Straw paper became extremely successful very quickly: in 1911, the province of Lucca had 106 paper mills, and straw paper was their main product. Indeed, the benchmark cost for this material for the whole of Europe was set in one particular district of Lucca.
Although many paper mills have now moved to the Lucca Plain, Villa Basilica and its valley are still dotted with old paper factories, with their typical stone and brick architecture and high slit windows.
In the Botticino area of Villa Basilica there is an info point that gives tourists details about the local area and the Via della Carta, and you can ask for information here. It is also the perfect starting point for a trek around the papermaking region.
Walking or cycling the ancient papermakers’ roads
There are around 20 km of paths and paved roads suitable for walking or mountain biking that take you between the two valleys containing the branches of the River Pescia, along the ancient routes traversed by the master papermakers. Until the mid-twentieth century these roads were busy connecting routes used by workers at the paper factories – mainly women – to get to their workplace and as a way of maintaining contact and exchanging news between the two valleys.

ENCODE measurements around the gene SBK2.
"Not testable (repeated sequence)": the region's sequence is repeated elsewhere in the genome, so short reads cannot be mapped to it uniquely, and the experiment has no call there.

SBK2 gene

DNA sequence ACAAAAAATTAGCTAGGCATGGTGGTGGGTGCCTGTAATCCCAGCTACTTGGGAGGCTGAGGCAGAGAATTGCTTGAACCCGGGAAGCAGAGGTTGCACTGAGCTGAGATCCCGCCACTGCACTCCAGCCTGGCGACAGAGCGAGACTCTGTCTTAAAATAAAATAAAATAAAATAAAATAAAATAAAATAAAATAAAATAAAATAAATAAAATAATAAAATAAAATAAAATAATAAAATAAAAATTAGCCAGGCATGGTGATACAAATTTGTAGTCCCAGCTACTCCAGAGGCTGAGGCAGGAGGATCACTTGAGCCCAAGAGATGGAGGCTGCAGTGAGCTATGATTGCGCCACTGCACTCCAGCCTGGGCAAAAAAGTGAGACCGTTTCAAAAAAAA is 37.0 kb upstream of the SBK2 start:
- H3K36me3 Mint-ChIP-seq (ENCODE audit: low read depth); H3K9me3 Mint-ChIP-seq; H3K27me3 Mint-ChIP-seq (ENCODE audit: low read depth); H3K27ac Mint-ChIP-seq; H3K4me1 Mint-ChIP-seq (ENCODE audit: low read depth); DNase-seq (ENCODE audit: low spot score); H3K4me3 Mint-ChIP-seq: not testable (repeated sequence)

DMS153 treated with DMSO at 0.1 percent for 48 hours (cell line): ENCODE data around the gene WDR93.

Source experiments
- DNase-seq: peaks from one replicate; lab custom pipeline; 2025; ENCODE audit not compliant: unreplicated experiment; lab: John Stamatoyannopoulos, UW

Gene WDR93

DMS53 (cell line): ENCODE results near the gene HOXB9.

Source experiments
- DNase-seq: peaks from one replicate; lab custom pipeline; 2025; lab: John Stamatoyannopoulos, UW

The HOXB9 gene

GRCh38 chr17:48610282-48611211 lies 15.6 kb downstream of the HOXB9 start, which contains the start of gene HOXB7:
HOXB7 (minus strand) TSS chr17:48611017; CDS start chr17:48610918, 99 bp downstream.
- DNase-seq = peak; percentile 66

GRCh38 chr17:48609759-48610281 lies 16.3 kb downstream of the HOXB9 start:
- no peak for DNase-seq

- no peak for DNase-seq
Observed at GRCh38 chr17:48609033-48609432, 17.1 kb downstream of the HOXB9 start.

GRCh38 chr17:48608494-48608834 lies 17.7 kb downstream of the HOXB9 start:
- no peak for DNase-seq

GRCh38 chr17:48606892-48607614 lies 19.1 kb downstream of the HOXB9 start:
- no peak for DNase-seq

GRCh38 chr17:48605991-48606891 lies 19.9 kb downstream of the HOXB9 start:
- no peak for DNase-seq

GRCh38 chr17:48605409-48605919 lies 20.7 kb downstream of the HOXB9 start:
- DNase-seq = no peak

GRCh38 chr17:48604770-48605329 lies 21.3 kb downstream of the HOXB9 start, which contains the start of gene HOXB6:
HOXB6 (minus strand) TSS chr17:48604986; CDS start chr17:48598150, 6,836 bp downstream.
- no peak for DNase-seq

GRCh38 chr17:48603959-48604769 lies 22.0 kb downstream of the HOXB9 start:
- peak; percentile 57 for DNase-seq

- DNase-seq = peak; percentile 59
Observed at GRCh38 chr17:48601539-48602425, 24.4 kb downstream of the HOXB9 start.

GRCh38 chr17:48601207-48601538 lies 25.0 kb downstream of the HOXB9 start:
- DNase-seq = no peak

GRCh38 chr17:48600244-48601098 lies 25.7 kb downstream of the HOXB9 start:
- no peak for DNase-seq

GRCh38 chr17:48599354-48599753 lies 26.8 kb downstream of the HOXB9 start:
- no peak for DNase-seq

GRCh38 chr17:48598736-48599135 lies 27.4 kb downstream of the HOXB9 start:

Stop 2: Pescia – handmade paper, the Paper Museum and a fully intact paper mill
If you travel a few miles east of Villa Basilica on foot or by car, you get to the valley containing the main branch of the Pescia. The availability of clean water was crucial for the papermaking industry, providing both the driving force to move the heavy machinery in the paper mills and one of the raw materials for making paper by hand.
The city of Pescia contains an ancient paper mill called Le Carte – part of the Pescia Paper Museum, and currently under renovation, although the work is nearing completion. The paper mill is a one-of-a-kind in Europe: from the eighteenth century until the mill closed in 1992, paper here was produced by hand, following a method that remained virtually unchanged. As a result, an ages-old paper production method and an example of a fully functional paper mill have both survived to the present day. We described them in more detail here.